Book Review: My Dark Vanessa by Kate Elizabeth Russell
By Doreen SheridanMarch 11, 2020
I honestly didn’t know what to expect when I started reading this book. Vladimir Nabokov’s Lolita is one of my favorite novels of all time, and hearing this book touted as the #MeToo era’s version of that classic made me understandably hesitant to begin. Lolita’s narrator Humbert Humbert is a monster whose cruelty, juxtaposed with Mr. Nabokov’s gorgeous prose, is meant to show us that love, no matter how ecstatic, cannot excuse evil. The idea of an update just sounded exploitative, not only of the classic but also of the real and current stories of women bringing their abusers to justice.
So I cringed a lot during the first few chapters of My Dark Vanessa as our narrator, Vanessa Wye, a 32-year-old woman stuck in a dead-end job, looks back on her relationship with Jacob Strane, an English teacher twenty-seven years her senior. They met when she was fifteen and his student at Browick, a prestigious boarding school she begged her parents to send her to. As Vanessa recounts how she fell in love with Strane, how she was convinced their relationship was a fate-decreed romance, it’s hard not to wince, not only at the foolishness of the adolescent girl but also at the poor choices she continues to make as an adult.
But as the book goes on, it’s also hard not to sympathize with Vanessa, as she slowly flays herself open to examine why she does what she does, including the risks she takes for him and the punishments she accepts in order to protect him. At the age of fifteen, she doesn’t know any better, caught up as she is in a psychosexual whirlwind where the red flags get dashed away before she can even realize she’s in trouble. When it dawns on her that she might not be the first student Strane has developed a sexual relationship with, she demands to know:
”What about you? Have you, with another student?”
“Do you think I have?” he asks.
I look up, caught off guard. I don’t know what I think. I know what I want to believe, what I have to believe, but I have no idea how those things align with what might’ve happened in all the years before me. He’s been a teacher for almost as long as I’ve been alive.
Strane watches as I grapple for words, a smile creeping across his face. Finally, he says, “The answer is no. Even if I had moments of desire, it never would’ve seemed worth the risk. Not until you [came] along.”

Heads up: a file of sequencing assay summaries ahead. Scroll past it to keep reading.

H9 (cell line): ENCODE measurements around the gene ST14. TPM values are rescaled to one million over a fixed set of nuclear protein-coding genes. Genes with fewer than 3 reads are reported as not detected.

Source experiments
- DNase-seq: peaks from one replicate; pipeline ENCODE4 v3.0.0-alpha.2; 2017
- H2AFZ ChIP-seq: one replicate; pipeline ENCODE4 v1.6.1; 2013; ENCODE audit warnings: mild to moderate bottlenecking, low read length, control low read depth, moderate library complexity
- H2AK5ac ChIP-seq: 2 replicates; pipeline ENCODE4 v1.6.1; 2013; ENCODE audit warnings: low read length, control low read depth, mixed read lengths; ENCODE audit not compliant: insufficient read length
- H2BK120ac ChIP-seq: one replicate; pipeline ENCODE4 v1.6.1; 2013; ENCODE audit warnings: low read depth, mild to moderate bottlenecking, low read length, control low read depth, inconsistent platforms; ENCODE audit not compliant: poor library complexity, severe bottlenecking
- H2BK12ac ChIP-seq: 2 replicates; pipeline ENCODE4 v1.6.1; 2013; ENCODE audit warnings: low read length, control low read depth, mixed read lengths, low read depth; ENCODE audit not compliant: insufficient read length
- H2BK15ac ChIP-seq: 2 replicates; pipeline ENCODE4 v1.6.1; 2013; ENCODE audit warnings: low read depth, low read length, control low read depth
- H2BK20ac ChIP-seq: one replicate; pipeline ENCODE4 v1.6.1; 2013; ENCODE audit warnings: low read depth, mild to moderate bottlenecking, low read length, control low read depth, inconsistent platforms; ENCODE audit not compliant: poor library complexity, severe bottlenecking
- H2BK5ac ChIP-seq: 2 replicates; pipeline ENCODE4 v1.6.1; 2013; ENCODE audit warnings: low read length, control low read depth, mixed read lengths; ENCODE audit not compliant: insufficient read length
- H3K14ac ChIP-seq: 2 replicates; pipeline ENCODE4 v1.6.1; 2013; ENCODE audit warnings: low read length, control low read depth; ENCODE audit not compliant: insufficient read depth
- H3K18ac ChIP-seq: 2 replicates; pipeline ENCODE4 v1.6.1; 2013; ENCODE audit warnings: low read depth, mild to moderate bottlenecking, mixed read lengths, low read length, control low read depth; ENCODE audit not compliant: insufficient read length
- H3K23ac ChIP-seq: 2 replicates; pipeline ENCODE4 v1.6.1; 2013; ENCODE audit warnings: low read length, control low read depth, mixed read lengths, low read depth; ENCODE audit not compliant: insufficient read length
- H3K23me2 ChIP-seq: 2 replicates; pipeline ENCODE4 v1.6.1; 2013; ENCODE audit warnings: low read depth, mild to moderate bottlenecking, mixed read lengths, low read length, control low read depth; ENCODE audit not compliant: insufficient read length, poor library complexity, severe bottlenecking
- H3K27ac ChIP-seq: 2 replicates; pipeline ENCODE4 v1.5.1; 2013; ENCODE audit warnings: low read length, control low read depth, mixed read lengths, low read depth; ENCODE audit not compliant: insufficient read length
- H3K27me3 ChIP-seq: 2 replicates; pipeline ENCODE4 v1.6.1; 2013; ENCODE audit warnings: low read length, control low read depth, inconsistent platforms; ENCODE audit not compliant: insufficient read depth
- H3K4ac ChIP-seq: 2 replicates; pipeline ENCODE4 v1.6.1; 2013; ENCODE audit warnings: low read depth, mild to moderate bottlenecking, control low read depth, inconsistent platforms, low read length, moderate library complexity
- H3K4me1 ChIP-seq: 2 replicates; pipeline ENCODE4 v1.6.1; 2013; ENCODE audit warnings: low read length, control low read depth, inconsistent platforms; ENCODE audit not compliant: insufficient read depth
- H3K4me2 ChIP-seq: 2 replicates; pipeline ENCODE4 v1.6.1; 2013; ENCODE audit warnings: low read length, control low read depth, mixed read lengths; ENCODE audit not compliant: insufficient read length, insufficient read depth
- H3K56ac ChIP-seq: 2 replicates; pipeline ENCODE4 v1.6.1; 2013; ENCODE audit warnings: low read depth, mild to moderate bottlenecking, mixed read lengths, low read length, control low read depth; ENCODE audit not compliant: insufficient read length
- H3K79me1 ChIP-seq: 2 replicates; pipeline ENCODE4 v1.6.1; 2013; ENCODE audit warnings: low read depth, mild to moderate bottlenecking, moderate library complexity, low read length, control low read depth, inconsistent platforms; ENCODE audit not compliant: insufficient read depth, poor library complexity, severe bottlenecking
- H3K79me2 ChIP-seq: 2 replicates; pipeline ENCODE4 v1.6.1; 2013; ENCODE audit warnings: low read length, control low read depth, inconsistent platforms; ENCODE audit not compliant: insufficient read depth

I try to hide how happy this makes me feel by rolling my eyes, but his words break my chest wide open and leave me helpless. There’s nothing stopping him from reaching in and grabbing whatever he wants. I’m special. I’m special. I’m special.
Strane manipulates her so well that even seventeen years later, Vanessa cannot look at her relationship with him as anything but a mutual seduction, no matter what she logically knows. When another student of his accuses him of sexual abuse and reaches out to Vanessa to back up her story, Vanessa must confront what it means to be culpable and what it means to be complicit, even as a journalist hounds her for a truth that she’d long promised Strane she would never tell.
Complex and haunted, Vanessa is a modern-day Dolores Haze in a tale told from the anguished, three-dimensional perspective of the young girl who made the mistake of believing that the sexual interest of an older man meant anything but harm. Kate Elizabeth Russell has written a sensitive, heart-breaking companion to the Nabokov, retelling the relationship through the lens of the character whose voice matters the most, the young girl deemed a nymphet, a Lolita. I’m glad Ms. Russell didn’t merely choose to rewrite the original as, given its ending, that would likely have precluded her ability to then advocate for the right of victims to choose how they deal with their trauma. Vanessa doesn’t want to go public, despite the pressure to stand in solidarity with the other women Strane abused. Her reticence runs so deeply that she’s only just admitted the story to her therapist, whom she turns to for advice on talking to the journalist:
[“]I just want to know if you think I should.”
“I think it would cause you severe stress,” Ruby says. “I’d worry the symptoms you described would become even more intense to the point where it would be difficult for you to function.”
“But I’m talking on a moral level. Because isn’t it supposed to be worth all the stress? That’s what people keep saying, that you need to speak out no matter the cost.”
“No,” she says firmly. “That’s wrong. It’s a dangerous amount of pressure to put on someone dealing with trauma.”
“Then why do they keep saying it? Because it’s not just this journalist. It’s every woman who comes forward. But if someone doesn’t want to come forward and tell the world every bad thing that’s happened to her, then she’s what? Weak? Selfish?”
Ms. Russell tackles the hard questions in this searing depiction of the interior life of a woman who, while an adolescent, was groomed to satisfy the desires of an abuser, and whose life and outlook have been warped ever since. Ms. Russell is unafraid to delve into the hideous heart of human desire, and to frankly show how society demands too much of women and girls and too little of the men who prey on them. Her debut novel, twenty years in the making, is an astonishing feat of both empathy and literary skill. While not as technically dazzling as the book that inspired it, My Dark Vanessa is a thematic companion to Lolita that deserves to be deemed equally essential reading.